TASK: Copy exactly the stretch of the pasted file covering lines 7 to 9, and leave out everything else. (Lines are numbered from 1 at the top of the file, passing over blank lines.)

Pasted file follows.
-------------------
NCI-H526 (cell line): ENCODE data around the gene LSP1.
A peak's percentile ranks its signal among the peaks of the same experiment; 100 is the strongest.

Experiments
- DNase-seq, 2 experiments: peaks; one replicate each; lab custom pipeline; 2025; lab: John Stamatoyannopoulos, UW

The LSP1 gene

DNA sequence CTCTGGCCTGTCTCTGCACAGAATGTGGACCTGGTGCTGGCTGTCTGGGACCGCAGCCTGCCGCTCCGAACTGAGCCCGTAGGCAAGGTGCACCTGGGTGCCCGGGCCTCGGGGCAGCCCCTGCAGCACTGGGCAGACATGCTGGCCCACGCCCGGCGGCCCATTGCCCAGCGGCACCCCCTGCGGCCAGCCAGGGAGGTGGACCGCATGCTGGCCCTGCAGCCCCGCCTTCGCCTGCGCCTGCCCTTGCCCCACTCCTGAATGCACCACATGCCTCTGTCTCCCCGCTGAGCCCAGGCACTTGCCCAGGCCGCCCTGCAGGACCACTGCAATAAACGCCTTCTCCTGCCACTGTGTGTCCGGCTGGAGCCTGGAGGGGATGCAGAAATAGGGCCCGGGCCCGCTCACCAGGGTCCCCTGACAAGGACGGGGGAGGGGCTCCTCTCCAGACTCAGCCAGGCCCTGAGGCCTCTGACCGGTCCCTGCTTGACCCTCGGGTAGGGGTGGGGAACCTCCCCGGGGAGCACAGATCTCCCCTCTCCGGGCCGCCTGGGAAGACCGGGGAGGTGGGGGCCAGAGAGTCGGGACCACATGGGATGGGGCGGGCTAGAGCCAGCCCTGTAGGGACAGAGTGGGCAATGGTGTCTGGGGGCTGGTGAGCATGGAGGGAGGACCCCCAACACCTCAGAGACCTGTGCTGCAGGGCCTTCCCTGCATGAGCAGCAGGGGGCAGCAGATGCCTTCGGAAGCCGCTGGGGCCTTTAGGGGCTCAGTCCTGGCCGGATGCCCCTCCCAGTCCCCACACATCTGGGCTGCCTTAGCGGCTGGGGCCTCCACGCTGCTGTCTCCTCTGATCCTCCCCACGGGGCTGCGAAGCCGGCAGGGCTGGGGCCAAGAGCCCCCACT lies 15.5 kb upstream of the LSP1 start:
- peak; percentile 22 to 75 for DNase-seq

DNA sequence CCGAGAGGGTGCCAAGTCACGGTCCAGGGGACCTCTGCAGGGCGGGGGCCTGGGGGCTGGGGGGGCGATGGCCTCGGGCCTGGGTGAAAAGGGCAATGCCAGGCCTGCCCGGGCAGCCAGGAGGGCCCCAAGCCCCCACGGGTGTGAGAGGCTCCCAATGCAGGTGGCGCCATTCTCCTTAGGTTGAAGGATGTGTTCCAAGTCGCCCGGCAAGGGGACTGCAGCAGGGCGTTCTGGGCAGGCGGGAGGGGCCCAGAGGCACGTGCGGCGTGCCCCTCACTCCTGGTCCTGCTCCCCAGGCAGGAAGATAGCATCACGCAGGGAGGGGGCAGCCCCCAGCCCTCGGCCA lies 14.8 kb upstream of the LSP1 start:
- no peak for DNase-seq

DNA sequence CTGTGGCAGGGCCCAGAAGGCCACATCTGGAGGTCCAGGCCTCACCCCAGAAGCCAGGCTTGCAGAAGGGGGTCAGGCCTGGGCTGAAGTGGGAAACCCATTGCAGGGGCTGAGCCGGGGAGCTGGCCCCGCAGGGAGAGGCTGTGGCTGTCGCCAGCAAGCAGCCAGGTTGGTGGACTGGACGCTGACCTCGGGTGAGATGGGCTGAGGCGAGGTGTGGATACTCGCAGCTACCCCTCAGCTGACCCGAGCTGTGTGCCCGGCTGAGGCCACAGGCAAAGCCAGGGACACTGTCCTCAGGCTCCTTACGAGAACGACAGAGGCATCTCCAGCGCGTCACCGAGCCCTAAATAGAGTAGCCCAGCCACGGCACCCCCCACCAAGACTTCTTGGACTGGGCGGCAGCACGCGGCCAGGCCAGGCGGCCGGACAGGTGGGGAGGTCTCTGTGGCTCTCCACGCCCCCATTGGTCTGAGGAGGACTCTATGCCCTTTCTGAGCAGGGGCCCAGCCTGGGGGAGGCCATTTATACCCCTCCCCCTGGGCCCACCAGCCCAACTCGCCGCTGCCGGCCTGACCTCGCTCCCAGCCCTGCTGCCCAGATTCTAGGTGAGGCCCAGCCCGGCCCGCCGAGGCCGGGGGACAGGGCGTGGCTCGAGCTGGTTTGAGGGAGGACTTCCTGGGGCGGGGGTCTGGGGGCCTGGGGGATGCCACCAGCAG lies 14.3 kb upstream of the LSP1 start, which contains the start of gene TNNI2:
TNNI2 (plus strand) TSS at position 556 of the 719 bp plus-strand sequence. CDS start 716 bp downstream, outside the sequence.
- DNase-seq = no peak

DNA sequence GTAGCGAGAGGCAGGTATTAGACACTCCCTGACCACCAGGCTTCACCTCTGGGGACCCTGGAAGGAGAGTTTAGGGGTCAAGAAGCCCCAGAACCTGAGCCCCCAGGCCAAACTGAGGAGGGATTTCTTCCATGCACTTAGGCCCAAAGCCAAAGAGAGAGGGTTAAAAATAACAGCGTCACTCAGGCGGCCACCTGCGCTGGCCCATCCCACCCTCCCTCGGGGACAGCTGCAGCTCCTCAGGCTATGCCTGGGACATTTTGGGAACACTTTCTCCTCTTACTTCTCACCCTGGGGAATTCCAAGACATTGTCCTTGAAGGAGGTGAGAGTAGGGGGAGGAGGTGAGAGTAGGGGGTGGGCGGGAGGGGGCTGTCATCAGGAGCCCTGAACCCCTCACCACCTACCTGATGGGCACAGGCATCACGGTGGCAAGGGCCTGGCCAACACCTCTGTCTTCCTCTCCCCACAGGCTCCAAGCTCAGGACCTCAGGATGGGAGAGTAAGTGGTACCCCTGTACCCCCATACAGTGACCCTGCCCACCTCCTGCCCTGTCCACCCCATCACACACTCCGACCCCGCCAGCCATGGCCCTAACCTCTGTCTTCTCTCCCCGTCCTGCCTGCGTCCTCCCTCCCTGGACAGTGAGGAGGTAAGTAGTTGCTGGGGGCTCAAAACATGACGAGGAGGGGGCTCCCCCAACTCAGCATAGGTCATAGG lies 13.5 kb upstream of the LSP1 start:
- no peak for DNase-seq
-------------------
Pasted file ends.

- peak; percentile 22 to 75 for DNase-seq

DNA sequence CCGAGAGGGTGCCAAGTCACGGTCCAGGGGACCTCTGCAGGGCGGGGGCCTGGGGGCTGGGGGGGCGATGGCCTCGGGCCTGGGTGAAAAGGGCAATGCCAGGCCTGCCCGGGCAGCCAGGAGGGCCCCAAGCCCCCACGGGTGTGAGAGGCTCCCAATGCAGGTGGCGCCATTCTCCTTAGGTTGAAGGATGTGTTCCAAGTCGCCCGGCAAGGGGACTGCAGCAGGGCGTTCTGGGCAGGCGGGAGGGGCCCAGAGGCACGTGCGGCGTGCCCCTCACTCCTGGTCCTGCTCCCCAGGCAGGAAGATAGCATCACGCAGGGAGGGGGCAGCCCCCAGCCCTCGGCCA lies 14.8 kb upstream of the LSP1 start:
- no peak for DNase-seq